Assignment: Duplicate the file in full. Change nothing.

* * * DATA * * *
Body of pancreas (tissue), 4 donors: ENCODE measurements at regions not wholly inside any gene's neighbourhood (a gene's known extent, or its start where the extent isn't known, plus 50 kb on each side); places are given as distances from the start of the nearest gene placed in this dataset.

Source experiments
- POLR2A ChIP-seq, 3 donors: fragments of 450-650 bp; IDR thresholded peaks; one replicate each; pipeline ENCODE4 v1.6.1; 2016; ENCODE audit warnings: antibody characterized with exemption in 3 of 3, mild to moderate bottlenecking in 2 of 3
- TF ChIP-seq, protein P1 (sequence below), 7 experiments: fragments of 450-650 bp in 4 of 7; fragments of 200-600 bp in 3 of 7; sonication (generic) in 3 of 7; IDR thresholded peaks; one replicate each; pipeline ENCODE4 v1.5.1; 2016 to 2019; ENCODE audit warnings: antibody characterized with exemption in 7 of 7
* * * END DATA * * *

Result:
Body of pancreas (tissue), 4 donors: ENCODE measurements at regions not wholly inside any gene's neighbourhood (a gene's known extent, or its start where the extent isn't known, plus 50 kb on each side); places are given as distances from the start of the nearest gene placed in this dataset.

Source experiments
- POLR2A ChIP-seq, 3 donors: fragments of 450-650 bp; IDR thresholded peaks; one replicate each; pipeline ENCODE4 v1.6.1; 2016; ENCODE audit warnings: antibody characterized with exemption in 3 of 3, mild to moderate bottlenecking in 2 of 3
- TF ChIP-seq, protein P1 (sequence below), 7 experiments: fragments of 450-650 bp in 4 of 7; fragments of 200-600 bp in 3 of 7; sonication (generic) in 3 of 7; IDR thresholded peaks; one replicate each; pipeline ENCODE4 v1.5.1; 2016 to 2019; ENCODE audit warnings: antibody characterized with exemption in 7 of 7